Amāvāsyā (Sanskrit: अमावस्या) means dark moon lunar phase in Sanskrit. The word Amāvāsyā is common to almost all Nepalese and Indian languages as most of them are derived from Sanskrit. Ancient Babylonian, Greek and Indian calendars used 30 lunar phases, called tithi in India.

As per Hindu Calendar there are 16 thithis (Lunar days) out of which 14 gets repeated twice in a cycle of 30 days starting from Prathipada (Paadyami) and ending with Chaturdasi. Other two thithis that occur once in a month are Pournami and Amavasya. Thus, there are 15 thithis in each fortnight one ending with Pournami called as Sukla Paksham (bright fortnight) and the other ending with Amavasya called  Krishna Paksham (dark fortnight). Amavasya is also known as Darsha thithi. On this day of Darsha, Thila tharapana is given to forefathers. Chaturdasi overlapping with Amavasya is called as Sinivaali and Amavasya overlapping with Prathipada is called as Kuhu. Both are astrologically considered malefic.

In a Lunar calendar year Amavasya occurs 12 times and of all the thithis Amavasya is given lot of significance in Hindu religion and spirituality.

All Amavasya days are appropriate to perform Shraddha rituals to appease ancestors. Amavasya day is also appropriate day to perform Kalasarpa Dosha puja.

Significance of Amavasya

Amavasya is the darkest day of the month. On this day Moon will not be visible and it is called as New Moon day or no Moon day. On the day of Amavasya both Sun and  Moon conjoin together. Solar Eclipse occurs on Amavasya Day. Pithru Devathas are presiding deities of Amavasya Thithi. Amavasya is the most favourite day for worshipping Pithru Devatas. Sacred rituals are performed for forefathers on the day of Amavasya . We also find people observing fast on Amavasya day.

People specially worship Goddess Durga; Lord Narasimha; Lord Hanuman and Lord Saturn on Amavasya day to ward off the problem of evil spirits and other astro problems. Lord Sri Krishna’s Niryaana took place on Amavasya day. While in general Amavasya is considered as inauspicious for starting any venture; as an exception we find in Tamil Nadu it is considered as auspicious. Tantric remedies are performed on Amavasya day especially on Amavasya days coinciding with Sunday and Tuesday. Amavasya is the name given to Achhoda; Manasa Puthrika (Mind born daughter) of Pitru Devatas.

Gatari , which is also known as Gatari Amavasya, is observed on the last day of  Ashada month, as per Hindu calendar, on a new moon day or Amavasya. This is a regional festival celebrated in Maharashtra and some parts of Goa. Gatari is a popular ritual and is a celebration of joy and happiness. On this day people indulge in non-vegetarian food and alcohol with friends and family as many will observe fast during Shravan month, which begins from the next day of Amavasya. During the holy month of Shravan, people strictly abstain from drinking alcohol and non-vegetarian food. This is because, during this period when the monsoon will be at its peak, the stomach is said to be most susceptible to digestion problem.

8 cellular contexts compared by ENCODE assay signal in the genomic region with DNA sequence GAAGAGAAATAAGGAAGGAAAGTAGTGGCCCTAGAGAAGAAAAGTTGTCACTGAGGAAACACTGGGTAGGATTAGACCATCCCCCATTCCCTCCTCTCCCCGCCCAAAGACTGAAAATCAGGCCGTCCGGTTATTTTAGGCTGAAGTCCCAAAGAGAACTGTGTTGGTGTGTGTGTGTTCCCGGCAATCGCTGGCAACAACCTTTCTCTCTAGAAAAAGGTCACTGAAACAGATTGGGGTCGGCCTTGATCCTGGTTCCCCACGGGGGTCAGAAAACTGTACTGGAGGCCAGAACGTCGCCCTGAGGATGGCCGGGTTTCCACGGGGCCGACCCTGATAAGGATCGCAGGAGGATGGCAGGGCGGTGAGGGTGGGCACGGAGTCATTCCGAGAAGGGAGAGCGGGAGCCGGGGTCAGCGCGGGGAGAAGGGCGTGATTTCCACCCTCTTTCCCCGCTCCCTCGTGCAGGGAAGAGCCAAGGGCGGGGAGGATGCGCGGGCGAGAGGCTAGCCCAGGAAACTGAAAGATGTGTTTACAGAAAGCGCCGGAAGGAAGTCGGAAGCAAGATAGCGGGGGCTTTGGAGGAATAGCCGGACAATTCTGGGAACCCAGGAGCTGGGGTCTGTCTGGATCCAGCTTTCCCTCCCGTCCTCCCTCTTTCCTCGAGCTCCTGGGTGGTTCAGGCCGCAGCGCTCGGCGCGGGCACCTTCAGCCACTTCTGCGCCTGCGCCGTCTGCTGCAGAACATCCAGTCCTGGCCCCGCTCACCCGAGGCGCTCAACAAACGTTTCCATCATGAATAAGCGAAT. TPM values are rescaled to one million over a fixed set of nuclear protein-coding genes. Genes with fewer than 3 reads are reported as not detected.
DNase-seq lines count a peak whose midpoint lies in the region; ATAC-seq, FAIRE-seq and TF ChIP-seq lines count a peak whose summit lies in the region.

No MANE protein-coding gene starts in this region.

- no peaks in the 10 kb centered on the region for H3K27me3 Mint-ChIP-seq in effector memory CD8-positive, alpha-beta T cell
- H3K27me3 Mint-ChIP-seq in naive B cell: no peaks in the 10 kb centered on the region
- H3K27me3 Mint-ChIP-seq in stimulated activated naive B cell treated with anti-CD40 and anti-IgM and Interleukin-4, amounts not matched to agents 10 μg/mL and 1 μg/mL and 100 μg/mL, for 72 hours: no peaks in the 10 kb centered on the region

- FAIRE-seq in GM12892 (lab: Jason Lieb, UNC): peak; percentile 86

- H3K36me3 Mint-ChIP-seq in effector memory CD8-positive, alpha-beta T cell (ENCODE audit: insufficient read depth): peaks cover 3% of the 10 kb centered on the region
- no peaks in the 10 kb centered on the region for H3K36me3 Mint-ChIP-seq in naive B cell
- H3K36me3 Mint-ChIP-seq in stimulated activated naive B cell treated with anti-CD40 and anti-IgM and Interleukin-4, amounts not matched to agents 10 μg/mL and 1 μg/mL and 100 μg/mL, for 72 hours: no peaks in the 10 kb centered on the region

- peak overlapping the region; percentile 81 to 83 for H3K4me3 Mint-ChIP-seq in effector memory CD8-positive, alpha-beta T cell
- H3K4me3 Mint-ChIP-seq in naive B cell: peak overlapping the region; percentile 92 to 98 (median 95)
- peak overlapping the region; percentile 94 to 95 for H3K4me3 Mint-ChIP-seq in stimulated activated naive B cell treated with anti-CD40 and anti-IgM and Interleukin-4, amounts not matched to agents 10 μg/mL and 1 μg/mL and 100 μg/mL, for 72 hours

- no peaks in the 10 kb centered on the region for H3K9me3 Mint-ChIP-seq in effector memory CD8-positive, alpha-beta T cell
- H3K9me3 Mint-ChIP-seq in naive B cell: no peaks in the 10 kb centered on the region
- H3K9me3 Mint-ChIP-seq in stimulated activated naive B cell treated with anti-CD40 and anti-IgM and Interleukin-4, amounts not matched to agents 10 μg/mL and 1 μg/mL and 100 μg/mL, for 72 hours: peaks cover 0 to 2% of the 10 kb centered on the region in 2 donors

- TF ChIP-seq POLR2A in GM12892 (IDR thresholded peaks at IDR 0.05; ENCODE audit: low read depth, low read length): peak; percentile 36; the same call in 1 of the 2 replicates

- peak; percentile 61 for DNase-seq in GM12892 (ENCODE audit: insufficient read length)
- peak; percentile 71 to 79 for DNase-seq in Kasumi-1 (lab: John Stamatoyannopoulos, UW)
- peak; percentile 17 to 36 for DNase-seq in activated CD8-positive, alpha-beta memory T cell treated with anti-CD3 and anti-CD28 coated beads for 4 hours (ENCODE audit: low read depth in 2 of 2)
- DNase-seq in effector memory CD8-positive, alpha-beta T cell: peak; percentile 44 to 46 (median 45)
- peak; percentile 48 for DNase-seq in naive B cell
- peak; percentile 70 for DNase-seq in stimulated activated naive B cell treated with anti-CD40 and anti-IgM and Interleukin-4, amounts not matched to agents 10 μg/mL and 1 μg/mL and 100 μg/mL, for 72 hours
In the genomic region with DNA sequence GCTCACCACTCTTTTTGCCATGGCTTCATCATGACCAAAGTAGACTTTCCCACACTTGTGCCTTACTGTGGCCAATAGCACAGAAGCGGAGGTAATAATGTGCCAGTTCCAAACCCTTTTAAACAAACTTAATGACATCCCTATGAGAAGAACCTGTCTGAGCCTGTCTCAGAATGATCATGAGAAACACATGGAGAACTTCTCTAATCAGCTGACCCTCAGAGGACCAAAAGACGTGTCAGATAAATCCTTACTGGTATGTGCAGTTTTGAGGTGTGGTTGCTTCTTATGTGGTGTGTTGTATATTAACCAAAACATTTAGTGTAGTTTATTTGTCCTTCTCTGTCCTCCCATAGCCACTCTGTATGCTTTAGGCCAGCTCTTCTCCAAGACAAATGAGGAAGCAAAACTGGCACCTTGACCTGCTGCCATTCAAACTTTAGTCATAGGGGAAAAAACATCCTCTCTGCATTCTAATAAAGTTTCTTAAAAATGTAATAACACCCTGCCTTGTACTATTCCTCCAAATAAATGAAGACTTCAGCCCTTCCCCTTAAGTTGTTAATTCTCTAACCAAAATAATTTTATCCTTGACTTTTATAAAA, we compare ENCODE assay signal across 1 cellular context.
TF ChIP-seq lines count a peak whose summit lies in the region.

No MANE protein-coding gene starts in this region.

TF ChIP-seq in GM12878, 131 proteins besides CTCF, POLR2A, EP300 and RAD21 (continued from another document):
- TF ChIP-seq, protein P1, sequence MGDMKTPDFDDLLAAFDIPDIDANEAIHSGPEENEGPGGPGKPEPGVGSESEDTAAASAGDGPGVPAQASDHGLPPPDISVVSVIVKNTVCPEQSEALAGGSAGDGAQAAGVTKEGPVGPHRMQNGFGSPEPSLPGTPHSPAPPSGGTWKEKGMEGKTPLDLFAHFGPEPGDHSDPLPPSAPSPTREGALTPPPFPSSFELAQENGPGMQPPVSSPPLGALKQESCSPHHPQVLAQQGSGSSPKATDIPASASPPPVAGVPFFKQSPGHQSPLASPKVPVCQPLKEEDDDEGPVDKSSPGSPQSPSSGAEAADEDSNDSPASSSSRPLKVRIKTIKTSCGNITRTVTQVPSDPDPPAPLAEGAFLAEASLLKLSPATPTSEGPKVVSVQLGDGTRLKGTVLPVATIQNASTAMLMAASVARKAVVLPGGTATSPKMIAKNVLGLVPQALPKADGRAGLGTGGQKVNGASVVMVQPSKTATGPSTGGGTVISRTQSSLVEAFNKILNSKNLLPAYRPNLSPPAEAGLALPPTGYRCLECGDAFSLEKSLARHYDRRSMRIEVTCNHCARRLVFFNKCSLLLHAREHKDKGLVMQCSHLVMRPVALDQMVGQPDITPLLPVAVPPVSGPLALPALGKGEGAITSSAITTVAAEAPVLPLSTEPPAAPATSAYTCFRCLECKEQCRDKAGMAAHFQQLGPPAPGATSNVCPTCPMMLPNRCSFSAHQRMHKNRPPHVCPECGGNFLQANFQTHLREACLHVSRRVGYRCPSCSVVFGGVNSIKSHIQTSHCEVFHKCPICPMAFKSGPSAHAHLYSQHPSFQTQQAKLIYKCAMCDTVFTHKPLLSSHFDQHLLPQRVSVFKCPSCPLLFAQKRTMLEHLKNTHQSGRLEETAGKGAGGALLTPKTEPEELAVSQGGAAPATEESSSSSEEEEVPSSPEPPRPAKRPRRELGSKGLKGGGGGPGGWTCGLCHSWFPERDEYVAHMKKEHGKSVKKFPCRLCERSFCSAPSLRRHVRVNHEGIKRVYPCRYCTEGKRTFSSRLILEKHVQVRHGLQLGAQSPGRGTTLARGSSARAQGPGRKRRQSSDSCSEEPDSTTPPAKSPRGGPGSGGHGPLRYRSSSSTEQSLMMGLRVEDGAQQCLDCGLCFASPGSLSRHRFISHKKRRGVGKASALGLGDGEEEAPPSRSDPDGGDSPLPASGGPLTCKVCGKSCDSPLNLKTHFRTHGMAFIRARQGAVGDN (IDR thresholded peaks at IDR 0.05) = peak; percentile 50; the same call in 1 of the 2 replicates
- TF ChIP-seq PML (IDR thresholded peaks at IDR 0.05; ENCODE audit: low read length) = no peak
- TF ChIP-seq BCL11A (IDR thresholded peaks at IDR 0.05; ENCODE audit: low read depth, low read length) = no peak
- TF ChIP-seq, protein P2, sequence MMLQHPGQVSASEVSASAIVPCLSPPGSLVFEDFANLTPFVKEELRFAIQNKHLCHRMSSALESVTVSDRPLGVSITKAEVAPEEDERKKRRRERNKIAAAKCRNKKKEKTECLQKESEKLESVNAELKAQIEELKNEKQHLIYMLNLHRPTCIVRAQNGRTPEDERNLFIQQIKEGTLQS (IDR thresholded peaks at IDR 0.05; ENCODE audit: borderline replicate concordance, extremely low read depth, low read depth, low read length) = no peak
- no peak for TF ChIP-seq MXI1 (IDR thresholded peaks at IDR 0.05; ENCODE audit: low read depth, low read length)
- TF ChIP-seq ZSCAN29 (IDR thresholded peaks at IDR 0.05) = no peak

Therefore to get ready for the vegetarian food during Shravan, people on Gatari  Amavasya, a day prior to Shravan, enjoy different types of non-vegetarian food. Alcohol is a big part of the celebration. It is called Gatari because usually people drink so much alcohol and some even fall into gutters.

Gatari Amavasya is celebrated as Bhimana Amavasya vrat in Karnataka and Haryali Amavasya in Gujarat.

Hariyali Amavasya is the no moon day during the auspicious month of Shravan. It usually falls 3 days before the holy occasion of Hariyali Teej. It marks the arrival of the monsoon season in India. On this auspicious day, people worship Lord Shiva. Their prayers are directed toward hoping for a fruitful monsoon season which will yield good agricultural produce. Shiva temples across the country arrange a special day for Shiva Darshan. In‪‎ Mathura‬, devotees of Lord Krishna visit the ‪‎Dwarkadish‬ temple and offer prayers. In ‪‎Vrindavan‬, people visit ‪BankeBihari‬ temple to do the same. Here, the Phool Bangal Utsav ends on the day of Hariyali Amavasya. A mass ‘puja’ is organized in Jaipur too.

Aadi Perukku is a Hindu Tamil festival celebrated on the 18th day of the Tamil month of Aadi in order to pay tribute to the life-sustaining properties of water.

Legend behind Amavasya Thithi (Matsya Purana)

There are seven Groups of Pithru Devathas viz. Vyrajas; Agnishwatthas; Barhishadas; Sukalas; Angirasas; Suswadhas and Somapas. Achhoda is Manasa Puthrika (Mind born daughter) of Pithru Devathas who had great devotion and respect for them. Once upon a time she performed a great penance targeting Pithru Devathas. Pleased with her prayers they appeared before her to give her a boon. When they appeared before her, Achhoda got fascinated towards one of the Pithru Devathas by name Mavasa. Due to this sudden reaction of hers, Achhoda was referred as Mavasya. As Maavasa did not show any counter reaction; Achhoda was later referred as Amavasya. Because of this sudden passionate reaction, Achhoda lost her Divinity.

Sympathized with her condition and pleased with her penance; Pitru Devatas gave her a boon that thence forth she will become popular as Amavasya Thithi that will be a favorite day for Pitru Devatas. They also said that, whoever perform Pitru Kaarya on Amavasya day; Pitru Devatas will get immensely pleased; bestow them with sumptuousness.

It was a Divine Sankalpa that Achhoda took birth on the Earth in the 28th Dwapara Yuga in the womb of a fish and was brought up by a fisherman called Vasu. She was called Matsyagandha and later as Satyavati; who gave birth to Lord Vedavyasa in a divine meeting with Sage Parasara. Later she married King Shantanu of epic Mahabharatha.

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